In the old days, there’s no way private sector businesses would turn all of this over, the regulatory, the funding, everything, to government. But at some point they decided it’s not worth the fight, that they were gonna lose it, and so if it will help put your competitors out of business, you throw in with the powers that be and you sign up supporting government-run health care. It’s a faster way of putting your competitors out of business than actually building a better product, providing a better service. And this is what happened. It coincides with the election of Obama, frankly, and it might even predate that, with Clinton.

But all it took was a genuine socialist, big government liberal winning the day and everybody threw in with him. Remember O’Sullivan’s law. Any organization that is not actively conservative will become liberal. And conservatism’s been so demonized by the media. What conservatism? Racism, bigotry, sexism, homophobia. Why fight that? If you run major corporation C, why sign on to be a conservative and have to deal with that crap? Just throw in with the other side. It’s easier. Pay off Al Sharpton to leave you alone. That way you don’t have to worry about your company being called racist or whatever. You don’t have to worry about Al Sharpton protesting or arranging protests.

And that’s what’s happened, folks. Conservatives sat around and let themselves be demonized without fighting back to the point that many people think, you know, it’s not worth fighting to try to reject all this; we’ll just join the enemy here and be rid of the strife. We’ll have a frictionless life, and so forth. It’ll all come back to bite ’em someday. It always does. Because eventually Obama’s ideas are gonna destroy everything, even the people that threw in with him. But until such time as that, we’re left to fight it ourselves.

Sixty-four percent, again, of Republican voters think that Boehner has been ineffective in fighting Obama’s agenda. Only 44% of Republican voters think that Boehner puts the best interests of the public above special interests. That’s what we’ve been talking about. Forty-eight percent of Republican voters want McConnell replaced. Sixty percent want Boehner replaced. Most Republican voters — and don’t forget what McConnell says. McConnell said that the main goal for the Republican Party, in a new Senate, is to not scare anybody.

What do you think that means? That means throwing in with the Democrats. That means not opposing the Democrats. That’s all that means. Don’t want to be scary. We don’t want to be seen as extremist kooks. Remember, all you have to do to be seen as an extremist kook is to oppose Obama, pure and simple, no matter how principled your opposition is, no matter how factual it is, doesn’t matter. It’s easier to think “hands up, don’t shoot” happened than to try to tell people the truth that it didn’t. It’s no more complicated than that. It’s easier to fall in with Eric Garner was killed by a chokehold rather than died in the ambulance on the way to the hospital, of a heart attack. It’s just easier, folks. It’s just easier not to oppose these guys. It’s just easier to throw in with them, and you get some goodies thrown back your way.

Why people voted Republican in the last election. Eighty-one percent said they voted to stop Obamacare. Eighty-one percent. Seventy-five percent said they voted Republican to stop amnesty for illegals. Seventy-one percent say they voted Republican to stop all of Obama’s agenda. It’s exactly what I thought. This poll has confirmed precisely how I read the election results: Stop Obama. That’s what this vote was about. The Republicans didn’t run on an agenda, so it can’t be said they were elected to do X, Y, and Z. Individual Republican candidates ran, particularly Senate candidates ran on opposing Obamacare, and they won big. But they Republican Party had a strategy, and that was to shut up and not say anything. And they still won.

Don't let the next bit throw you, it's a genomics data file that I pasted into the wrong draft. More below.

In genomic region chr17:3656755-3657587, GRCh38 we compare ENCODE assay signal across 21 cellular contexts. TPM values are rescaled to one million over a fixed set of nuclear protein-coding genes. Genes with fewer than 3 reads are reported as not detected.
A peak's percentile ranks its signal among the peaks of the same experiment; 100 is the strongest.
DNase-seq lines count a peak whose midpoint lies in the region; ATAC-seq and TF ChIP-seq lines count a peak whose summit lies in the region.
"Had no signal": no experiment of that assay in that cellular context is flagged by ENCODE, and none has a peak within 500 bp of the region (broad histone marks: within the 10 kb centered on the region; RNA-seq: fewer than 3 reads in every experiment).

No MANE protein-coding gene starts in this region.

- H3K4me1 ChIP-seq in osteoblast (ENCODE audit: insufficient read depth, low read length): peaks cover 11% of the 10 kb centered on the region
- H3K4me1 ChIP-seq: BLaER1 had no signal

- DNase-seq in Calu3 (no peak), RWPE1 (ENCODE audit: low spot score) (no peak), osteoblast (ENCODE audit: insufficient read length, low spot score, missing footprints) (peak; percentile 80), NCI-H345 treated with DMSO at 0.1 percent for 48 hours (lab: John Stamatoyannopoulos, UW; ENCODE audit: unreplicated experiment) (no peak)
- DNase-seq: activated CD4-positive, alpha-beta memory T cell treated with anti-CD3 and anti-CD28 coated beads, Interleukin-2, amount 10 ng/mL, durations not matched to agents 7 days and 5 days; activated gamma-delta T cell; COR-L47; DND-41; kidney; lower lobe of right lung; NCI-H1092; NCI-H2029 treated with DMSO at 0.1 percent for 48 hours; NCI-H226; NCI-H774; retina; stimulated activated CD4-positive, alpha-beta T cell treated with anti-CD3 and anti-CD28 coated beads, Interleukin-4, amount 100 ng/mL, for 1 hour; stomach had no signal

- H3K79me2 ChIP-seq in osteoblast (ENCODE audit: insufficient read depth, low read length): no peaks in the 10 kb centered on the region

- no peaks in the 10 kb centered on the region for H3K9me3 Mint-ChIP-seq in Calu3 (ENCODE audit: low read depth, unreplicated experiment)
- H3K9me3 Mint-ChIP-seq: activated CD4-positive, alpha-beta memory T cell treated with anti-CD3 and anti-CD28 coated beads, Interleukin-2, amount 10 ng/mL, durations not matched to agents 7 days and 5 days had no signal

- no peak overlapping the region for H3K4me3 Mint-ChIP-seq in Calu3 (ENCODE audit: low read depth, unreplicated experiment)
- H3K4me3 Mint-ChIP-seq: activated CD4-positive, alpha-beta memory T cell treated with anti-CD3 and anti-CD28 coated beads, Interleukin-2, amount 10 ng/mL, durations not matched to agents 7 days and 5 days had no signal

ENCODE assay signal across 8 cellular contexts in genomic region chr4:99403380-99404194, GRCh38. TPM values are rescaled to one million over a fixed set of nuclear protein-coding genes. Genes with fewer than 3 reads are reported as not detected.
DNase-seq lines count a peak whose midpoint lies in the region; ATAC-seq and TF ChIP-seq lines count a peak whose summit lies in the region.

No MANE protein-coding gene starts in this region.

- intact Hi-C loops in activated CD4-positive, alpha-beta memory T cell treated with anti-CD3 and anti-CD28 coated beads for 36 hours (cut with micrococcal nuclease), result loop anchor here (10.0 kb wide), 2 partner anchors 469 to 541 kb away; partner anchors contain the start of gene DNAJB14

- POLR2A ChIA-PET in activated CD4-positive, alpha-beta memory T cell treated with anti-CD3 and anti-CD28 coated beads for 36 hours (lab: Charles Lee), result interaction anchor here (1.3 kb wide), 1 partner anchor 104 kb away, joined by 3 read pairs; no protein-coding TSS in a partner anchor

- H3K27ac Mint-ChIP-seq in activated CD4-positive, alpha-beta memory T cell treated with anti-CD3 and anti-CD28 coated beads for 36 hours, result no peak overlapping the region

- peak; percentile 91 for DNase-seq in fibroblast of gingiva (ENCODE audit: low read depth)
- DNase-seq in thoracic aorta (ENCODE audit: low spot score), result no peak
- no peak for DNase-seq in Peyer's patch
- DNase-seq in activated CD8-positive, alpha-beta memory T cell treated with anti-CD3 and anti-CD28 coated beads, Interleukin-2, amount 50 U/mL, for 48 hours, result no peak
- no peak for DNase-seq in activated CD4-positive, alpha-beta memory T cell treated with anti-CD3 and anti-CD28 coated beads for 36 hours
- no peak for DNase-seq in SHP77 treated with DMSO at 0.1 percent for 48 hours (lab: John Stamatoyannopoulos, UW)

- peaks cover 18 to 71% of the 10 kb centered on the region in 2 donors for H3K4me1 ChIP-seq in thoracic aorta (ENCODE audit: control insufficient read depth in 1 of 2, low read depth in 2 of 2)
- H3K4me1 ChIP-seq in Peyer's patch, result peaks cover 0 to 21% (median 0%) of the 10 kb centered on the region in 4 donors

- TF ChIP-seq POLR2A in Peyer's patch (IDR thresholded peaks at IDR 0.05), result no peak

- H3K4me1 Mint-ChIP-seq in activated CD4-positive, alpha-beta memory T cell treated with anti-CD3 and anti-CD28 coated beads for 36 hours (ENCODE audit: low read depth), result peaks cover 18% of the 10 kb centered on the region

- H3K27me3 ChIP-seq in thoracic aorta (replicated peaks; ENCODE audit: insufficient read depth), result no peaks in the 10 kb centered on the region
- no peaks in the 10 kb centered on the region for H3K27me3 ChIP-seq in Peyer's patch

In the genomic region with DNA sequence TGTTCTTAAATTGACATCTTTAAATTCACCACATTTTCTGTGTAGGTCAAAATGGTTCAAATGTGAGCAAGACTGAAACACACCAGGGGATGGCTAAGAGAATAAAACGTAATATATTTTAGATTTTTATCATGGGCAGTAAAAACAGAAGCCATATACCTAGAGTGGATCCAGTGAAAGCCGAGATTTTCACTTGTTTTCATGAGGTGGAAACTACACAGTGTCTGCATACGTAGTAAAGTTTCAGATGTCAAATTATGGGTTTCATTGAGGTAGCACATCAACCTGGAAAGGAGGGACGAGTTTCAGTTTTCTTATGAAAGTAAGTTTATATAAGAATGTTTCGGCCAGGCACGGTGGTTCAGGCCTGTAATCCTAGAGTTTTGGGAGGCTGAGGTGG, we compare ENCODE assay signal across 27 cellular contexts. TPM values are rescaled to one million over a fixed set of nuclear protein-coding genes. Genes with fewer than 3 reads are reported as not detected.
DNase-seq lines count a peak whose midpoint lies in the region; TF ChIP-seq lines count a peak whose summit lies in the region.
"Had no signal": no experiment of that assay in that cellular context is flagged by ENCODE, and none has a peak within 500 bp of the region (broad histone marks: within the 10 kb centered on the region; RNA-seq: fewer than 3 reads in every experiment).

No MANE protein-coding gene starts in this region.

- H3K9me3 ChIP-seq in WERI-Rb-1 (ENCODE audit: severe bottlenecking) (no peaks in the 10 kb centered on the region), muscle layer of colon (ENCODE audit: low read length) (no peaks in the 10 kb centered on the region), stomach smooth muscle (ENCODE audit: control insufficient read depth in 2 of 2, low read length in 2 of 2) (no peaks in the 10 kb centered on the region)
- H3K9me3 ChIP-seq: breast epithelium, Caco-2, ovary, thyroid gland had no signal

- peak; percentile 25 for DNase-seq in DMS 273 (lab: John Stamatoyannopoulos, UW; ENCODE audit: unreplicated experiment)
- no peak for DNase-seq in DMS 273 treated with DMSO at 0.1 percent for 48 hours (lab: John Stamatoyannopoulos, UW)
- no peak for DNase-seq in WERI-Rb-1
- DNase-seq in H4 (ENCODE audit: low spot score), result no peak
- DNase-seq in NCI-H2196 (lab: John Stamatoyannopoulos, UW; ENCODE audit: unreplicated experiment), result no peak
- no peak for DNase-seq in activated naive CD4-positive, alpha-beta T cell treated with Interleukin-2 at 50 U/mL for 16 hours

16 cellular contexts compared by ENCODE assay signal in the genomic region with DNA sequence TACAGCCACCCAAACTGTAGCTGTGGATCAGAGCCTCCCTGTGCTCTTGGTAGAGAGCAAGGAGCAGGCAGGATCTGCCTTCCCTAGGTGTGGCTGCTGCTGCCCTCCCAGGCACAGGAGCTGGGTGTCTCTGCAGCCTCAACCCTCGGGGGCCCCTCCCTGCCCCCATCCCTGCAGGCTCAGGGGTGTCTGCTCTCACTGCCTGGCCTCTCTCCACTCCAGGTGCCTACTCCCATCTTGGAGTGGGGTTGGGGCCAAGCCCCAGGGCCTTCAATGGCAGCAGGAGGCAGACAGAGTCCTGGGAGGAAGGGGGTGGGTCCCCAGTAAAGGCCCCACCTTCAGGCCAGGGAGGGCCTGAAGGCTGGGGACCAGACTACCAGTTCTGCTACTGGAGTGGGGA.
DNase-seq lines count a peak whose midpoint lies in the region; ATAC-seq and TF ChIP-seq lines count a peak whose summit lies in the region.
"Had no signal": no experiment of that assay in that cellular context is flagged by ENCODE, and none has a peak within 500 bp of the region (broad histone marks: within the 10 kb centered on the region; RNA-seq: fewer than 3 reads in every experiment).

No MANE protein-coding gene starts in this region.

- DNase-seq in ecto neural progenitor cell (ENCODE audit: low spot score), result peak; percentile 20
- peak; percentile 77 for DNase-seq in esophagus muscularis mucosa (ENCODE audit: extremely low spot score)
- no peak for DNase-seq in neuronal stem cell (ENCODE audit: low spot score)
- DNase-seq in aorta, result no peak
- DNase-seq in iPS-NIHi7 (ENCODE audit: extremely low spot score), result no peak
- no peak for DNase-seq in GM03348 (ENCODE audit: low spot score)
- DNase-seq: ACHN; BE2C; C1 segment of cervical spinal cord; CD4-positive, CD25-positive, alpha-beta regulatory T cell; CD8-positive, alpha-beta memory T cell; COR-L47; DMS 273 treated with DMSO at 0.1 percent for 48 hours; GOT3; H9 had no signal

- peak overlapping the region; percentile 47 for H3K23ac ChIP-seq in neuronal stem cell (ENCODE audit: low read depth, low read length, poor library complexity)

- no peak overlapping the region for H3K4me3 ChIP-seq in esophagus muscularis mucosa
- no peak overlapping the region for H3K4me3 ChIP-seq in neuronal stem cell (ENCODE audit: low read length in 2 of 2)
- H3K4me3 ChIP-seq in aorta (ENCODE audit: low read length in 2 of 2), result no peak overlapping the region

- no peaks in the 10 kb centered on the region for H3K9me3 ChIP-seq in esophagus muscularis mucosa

The only conclusion can be this election had a singular meaning: Stop what Obama’s doing. But it’s easier to throw in with Obama. His race, by the way, is a clear factor in this. Let’s not kid ourselves. It’s much easier to throw in with the first African-American president than to oppose him because you know what’s gonna come. Even if you pay off Al Sharpton, you still might face allegations of racism and that you don’t want, people walking the aisles buying the Tide, you don’t want people thinking racism when they see the laundry detergent. So to avoid that you throw in with ’em. It’s gutless, but that’s where we are.

Tea Party support in this poll. Fifty-seven percent of Republican voters support the Tea Party. (interruption) That was surprising to you? Now, Snerdley is claiming that number surprised him because we keep hearing how the Tea Party is a bunch of ragtag, militia type hayseeds and hicks. They’re really just a minority of malcontents out there. And we do hear that. I mean, Republicans talk about it in that way. The media certainly does. The Democrats do.

But the way it needs to be looked at, the Democrats will always tell you what they fear by attacking it, by trying to destroy it. I mean, if the Tea Party were really as impotent and irrelevant as the media and the Democrats would have you believe, they wouldn’t even be thinking about it, much less talking about it, much less trying to destroy it. But the fact they’re trying to impugn the Tea Party, destroy the Tea Party, is all the evidence you need that they fear it.

Sixty-two percent of those described as strong Republicans support the Tea Party. Forty-eight percent of those described as weak Republicans support the Tea Party. And 56% of those described as, lean toward being Republicans but they’re not yet, support the Tea Party. The independents, support the Tea Party. In three out of four categories you have a minimum of 56% support of the Tea Party in the Republican Party. And if you think it’s just the Democrat Party trying to eliminate the Tea Party, you are mistaken. The Republican Party is right in on that effort, too.